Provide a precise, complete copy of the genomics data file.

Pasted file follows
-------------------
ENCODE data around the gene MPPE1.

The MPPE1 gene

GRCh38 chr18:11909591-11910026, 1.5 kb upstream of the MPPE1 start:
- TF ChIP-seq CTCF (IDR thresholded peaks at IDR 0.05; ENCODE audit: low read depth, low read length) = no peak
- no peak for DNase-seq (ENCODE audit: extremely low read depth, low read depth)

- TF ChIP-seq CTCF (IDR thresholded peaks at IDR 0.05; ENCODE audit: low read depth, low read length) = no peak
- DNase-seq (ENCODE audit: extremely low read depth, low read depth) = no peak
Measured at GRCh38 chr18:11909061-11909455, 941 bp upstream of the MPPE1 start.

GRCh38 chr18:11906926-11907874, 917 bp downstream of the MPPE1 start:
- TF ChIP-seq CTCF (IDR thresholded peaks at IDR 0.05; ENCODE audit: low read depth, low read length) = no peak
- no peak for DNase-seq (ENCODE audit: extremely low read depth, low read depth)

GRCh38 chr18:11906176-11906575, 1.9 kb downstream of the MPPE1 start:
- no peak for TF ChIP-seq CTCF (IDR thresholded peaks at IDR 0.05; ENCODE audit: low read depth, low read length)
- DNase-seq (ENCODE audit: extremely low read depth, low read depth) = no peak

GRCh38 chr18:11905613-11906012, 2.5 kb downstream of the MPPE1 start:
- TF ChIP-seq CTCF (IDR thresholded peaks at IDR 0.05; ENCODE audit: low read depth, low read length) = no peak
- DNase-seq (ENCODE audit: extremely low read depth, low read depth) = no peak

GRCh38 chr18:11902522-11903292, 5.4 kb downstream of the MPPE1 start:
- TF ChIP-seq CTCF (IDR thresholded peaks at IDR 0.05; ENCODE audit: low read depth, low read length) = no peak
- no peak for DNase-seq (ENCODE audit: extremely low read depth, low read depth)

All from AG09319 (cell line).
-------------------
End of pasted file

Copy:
ENCODE data around the gene MPPE1.

The MPPE1 gene

GRCh38 chr18:11909591-11910026, 1.5 kb upstream of the MPPE1 start:
- TF ChIP-seq CTCF (IDR thresholded peaks at IDR 0.05; ENCODE audit: low read depth, low read length) = no peak
- no peak for DNase-seq (ENCODE audit: extremely low read depth, low read depth)

- TF ChIP-seq CTCF (IDR thresholded peaks at IDR 0.05; ENCODE audit: low read depth, low read length) = no peak
- DNase-seq (ENCODE audit: extremely low read depth, low read depth) = no peak
Measured at GRCh38 chr18:11909061-11909455, 941 bp upstream of the MPPE1 start.

GRCh38 chr18:11906926-11907874, 917 bp downstream of the MPPE1 start:
- TF ChIP-seq CTCF (IDR thresholded peaks at IDR 0.05; ENCODE audit: low read depth, low read length) = no peak
- no peak for DNase-seq (ENCODE audit: extremely low read depth, low read depth)

GRCh38 chr18:11906176-11906575, 1.9 kb downstream of the MPPE1 start:
- no peak for TF ChIP-seq CTCF (IDR thresholded peaks at IDR 0.05; ENCODE audit: low read depth, low read length)
- DNase-seq (ENCODE audit: extremely low read depth, low read depth) = no peak

GRCh38 chr18:11905613-11906012, 2.5 kb downstream of the MPPE1 start:
- TF ChIP-seq CTCF (IDR thresholded peaks at IDR 0.05; ENCODE audit: low read depth, low read length) = no peak
- DNase-seq (ENCODE audit: extremely low read depth, low read depth) = no peak

GRCh38 chr18:11902522-11903292, 5.4 kb downstream of the MPPE1 start:
- TF ChIP-seq CTCF (IDR thresholded peaks at IDR 0.05; ENCODE audit: low read depth, low read length) = no peak
- no peak for DNase-seq (ENCODE audit: extremely low read depth, low read depth)

All from AG09319 (cell line).